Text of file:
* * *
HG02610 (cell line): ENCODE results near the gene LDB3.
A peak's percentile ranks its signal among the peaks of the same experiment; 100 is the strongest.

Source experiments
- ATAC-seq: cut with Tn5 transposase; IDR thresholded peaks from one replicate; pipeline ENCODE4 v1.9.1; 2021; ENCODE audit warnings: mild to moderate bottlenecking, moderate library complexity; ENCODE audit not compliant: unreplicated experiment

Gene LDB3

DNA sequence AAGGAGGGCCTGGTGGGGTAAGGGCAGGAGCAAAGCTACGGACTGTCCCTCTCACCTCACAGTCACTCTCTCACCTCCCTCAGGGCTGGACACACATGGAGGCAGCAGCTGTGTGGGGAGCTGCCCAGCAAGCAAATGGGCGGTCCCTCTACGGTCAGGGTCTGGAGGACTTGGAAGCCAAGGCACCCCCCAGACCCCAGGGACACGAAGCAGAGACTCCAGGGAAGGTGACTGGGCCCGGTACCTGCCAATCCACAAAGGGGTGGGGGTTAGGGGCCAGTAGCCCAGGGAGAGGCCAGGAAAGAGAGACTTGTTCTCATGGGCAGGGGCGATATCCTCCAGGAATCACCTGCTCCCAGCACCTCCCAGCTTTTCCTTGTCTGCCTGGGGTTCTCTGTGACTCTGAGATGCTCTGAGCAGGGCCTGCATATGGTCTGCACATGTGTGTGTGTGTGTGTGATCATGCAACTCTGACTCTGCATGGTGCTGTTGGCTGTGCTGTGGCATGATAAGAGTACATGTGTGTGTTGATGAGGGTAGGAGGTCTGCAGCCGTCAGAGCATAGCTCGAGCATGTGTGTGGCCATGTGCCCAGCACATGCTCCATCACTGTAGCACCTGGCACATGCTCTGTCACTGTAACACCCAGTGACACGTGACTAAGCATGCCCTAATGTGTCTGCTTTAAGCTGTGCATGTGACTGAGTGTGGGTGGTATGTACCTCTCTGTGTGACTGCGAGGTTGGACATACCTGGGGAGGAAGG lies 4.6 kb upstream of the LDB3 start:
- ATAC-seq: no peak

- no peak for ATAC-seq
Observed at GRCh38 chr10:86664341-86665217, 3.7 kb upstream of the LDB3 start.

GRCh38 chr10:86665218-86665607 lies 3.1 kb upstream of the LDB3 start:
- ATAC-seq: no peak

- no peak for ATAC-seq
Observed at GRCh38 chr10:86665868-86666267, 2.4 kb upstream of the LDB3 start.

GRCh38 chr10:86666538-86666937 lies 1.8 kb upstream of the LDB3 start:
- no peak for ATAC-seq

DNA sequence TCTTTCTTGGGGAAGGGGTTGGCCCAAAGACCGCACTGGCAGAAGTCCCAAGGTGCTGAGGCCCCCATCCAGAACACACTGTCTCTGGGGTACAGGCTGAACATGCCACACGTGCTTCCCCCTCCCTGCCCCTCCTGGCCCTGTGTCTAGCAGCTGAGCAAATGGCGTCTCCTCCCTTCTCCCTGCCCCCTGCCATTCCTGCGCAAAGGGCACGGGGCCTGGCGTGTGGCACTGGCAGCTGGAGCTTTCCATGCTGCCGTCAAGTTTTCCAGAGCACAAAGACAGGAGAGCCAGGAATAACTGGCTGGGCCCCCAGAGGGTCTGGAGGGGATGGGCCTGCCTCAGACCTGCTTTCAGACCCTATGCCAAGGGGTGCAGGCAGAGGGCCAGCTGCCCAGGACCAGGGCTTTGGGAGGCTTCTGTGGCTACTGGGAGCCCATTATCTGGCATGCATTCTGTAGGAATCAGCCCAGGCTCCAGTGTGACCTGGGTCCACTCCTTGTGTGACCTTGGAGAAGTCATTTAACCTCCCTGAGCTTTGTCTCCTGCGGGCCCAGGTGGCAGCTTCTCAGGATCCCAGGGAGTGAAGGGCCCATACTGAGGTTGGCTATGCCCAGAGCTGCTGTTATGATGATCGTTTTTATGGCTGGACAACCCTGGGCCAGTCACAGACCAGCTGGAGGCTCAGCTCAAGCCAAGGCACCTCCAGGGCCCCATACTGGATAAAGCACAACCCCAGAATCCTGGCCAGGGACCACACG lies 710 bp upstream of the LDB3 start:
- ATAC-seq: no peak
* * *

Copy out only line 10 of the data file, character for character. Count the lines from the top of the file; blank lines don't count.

GRCh38 chr10:86665218-86665607 lies 3.1 kb upstream of the LDB3 start: